Lou Gehrig stole home how many times? No, not 2,130


Fifteen. For real.

All were on the back half of a double-steal, where the Yankees’ Hall of Famer also known Piano Legs and Biscuit Pants happened to be on third base, and the runner from first took off and stole second. Leaving Gehrig to sprint home. Fifteen times. And hit six inside-the-park homers.

Lou Brock never stole home.


That’s just one of the 101 things worth pondering from the new ESPN-compiled book, “The Mighty Book of Sports Knowledge: 101 Things You Need to Know about the Games We Love,” edited by Steve Wulf (Ballantine Books and ESPN Books, $25, 210 pages).

Wulf calls the book a “kind of a flea market” full of “anecdotes, arguments, quotes, quizzes, lists, lessons, histories, mysteries, speaches, facts, curios.” Contributions come from all the ESPN campus, and the art work, plus photographs of neat artifacts (some from Wulf’s private treasure) are just worth admiring all the same.

Aside from the Gehrig gem, here’s the rest of our Top 10 list of things we really didn’t know that much about, but do now, and may be better for it, after finding this new release at our local chain bookstore (apparently, it’s not even up yet on ESPNbooks.com, so go figure):


9. Howie Schwab, ESPN’s resident know-it-all, is asked to pick his all-time uniform numbers, from 0 to 99 and beyond.

For No. 65, he took Gary Zimmerman. The former offensive lineman from the USFL’s Los Angeles Express. Who ended up in the Pro Football Hall of Fame, mostly for his performance with the Minnesota Vikings and Denver Broncos. Back in October, 2007, when we did our list of the All-Time Southern California sports roster, listing those from 0 to 99 who belonged best with a certain number, Zimmerman wasn’t even on our radar for No. 65 (linked here), who we assigned to former L.A. Rams great Tom Mack. Did Zimmerman even wear No. 65 with the Express (when he blocked for quarterback Steve Young)? We’re trying to find out.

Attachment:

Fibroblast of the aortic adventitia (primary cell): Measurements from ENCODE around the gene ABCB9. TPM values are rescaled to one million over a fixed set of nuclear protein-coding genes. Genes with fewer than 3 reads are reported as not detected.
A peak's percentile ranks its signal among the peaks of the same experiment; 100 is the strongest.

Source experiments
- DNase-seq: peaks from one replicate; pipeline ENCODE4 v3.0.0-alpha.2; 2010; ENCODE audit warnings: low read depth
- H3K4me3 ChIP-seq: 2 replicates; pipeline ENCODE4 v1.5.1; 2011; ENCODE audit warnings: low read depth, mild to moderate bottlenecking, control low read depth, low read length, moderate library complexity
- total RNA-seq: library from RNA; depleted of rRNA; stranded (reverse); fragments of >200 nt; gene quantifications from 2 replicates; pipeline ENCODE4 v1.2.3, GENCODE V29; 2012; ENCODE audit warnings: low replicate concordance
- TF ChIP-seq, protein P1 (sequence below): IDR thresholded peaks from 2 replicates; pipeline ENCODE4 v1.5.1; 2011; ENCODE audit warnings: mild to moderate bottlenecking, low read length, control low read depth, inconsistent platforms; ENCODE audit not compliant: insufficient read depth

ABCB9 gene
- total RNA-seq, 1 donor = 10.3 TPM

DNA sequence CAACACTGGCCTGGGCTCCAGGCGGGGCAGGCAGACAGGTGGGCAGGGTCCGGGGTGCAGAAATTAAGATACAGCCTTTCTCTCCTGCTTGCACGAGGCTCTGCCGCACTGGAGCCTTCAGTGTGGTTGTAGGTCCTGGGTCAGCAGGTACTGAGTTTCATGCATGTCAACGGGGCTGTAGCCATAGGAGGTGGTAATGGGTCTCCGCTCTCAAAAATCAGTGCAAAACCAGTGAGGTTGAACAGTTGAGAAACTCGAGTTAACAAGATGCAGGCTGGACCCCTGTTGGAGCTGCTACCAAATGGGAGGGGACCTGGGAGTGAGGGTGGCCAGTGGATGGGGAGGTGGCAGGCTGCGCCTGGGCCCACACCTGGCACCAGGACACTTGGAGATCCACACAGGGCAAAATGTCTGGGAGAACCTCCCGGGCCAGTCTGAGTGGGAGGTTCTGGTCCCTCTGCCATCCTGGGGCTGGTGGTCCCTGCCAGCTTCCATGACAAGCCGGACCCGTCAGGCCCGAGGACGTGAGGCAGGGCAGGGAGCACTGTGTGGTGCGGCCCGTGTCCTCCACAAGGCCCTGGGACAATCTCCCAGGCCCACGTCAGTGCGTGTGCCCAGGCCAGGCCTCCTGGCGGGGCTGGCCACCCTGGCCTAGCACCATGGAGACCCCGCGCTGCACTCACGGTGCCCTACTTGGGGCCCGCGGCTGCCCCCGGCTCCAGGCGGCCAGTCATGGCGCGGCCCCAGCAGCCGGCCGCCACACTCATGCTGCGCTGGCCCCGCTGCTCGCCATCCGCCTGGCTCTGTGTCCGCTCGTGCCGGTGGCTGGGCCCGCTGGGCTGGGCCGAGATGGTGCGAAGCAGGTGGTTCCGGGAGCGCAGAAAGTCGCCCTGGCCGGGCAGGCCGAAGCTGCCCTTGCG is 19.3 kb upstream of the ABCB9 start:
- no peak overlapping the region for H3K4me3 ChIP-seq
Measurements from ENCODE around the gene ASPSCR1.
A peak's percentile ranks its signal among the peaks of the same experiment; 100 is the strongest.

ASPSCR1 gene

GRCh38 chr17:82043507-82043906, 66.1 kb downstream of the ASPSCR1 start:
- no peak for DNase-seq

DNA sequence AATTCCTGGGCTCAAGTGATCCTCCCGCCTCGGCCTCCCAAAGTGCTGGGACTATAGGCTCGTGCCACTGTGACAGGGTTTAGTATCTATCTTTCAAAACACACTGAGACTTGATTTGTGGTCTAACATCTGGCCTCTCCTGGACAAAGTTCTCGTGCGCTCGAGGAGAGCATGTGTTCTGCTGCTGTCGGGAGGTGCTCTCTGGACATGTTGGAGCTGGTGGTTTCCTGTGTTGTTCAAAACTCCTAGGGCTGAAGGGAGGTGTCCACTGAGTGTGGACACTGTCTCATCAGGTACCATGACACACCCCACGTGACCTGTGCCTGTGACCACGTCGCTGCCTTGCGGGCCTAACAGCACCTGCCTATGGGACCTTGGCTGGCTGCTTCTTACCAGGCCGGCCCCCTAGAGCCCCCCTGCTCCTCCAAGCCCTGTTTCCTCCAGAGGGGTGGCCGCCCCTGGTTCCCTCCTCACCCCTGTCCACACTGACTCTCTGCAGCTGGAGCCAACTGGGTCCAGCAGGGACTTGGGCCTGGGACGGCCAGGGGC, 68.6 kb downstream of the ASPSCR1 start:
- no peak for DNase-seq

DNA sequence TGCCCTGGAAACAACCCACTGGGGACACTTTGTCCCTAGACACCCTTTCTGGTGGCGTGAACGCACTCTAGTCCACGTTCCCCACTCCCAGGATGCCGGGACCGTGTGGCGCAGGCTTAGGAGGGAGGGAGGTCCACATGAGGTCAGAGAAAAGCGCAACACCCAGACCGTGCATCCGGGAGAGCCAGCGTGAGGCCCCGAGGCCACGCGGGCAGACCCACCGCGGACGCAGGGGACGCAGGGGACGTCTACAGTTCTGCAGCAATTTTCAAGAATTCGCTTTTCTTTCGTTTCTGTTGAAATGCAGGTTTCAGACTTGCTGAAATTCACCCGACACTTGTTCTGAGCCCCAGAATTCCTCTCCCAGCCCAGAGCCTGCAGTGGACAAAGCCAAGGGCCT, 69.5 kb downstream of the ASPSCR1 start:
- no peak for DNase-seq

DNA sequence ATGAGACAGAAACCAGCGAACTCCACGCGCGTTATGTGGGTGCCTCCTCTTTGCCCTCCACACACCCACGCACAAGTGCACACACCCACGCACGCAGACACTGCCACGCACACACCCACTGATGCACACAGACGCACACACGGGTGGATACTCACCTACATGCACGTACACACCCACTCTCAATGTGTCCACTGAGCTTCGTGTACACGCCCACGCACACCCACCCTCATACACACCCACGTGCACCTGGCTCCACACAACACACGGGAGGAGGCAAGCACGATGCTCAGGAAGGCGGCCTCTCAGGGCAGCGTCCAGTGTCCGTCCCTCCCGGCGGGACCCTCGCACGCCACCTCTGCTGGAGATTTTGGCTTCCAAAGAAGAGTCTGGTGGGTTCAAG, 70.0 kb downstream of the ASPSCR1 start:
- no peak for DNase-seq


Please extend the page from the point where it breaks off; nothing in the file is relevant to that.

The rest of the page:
Also — and mind you, this is an all-time list, not just L.A. — for No. 71, he took Tony Boselli, the former USC Outland Trophy winner, while we took Joe Scibelli, the former L.A. Rams star.


8. Former Dodgers third base coach Rich Donnelly explains how simple it is to give signs to hitters.

“There are 12 areas you can touch without going to jail,” he says. “What I try to do is touch all thos espots at least once, giving the sign in the middle. You don’t want to go too fast or too slow.”

Donnelly says that he practices giving signs all the time — at red lights, even at his house of worship.

“In church, people think I’m blessing myself. I’m not. I’m giving the sign for a hit-and-run.”

7. You can have your own one-name Brazlian soccer name.

Go to the website minimalsworld.net and click on the Brazlian soccer name generator (linked here). Enter your first and last names, as well as your favorite jersey number. For example, Landon Donovan and No. 10 would be: Donovisco.

We came out: Hoffinhosa. That’s my Brazilian name, or my porn name?

6. Where did the catchphrase “Boom Goes the Dynamite” come from?

This video clip of Ball State University fill-in sports anchor freshman Brian Collins’ 3 minutes, 54 seconds of hell:

5. If Cy Young had a chance to win the Cy Young Award, how many would he have?


Four, according to someone who compared his stats to those against the others he competed against in 22 seasons between 1890 and 1911.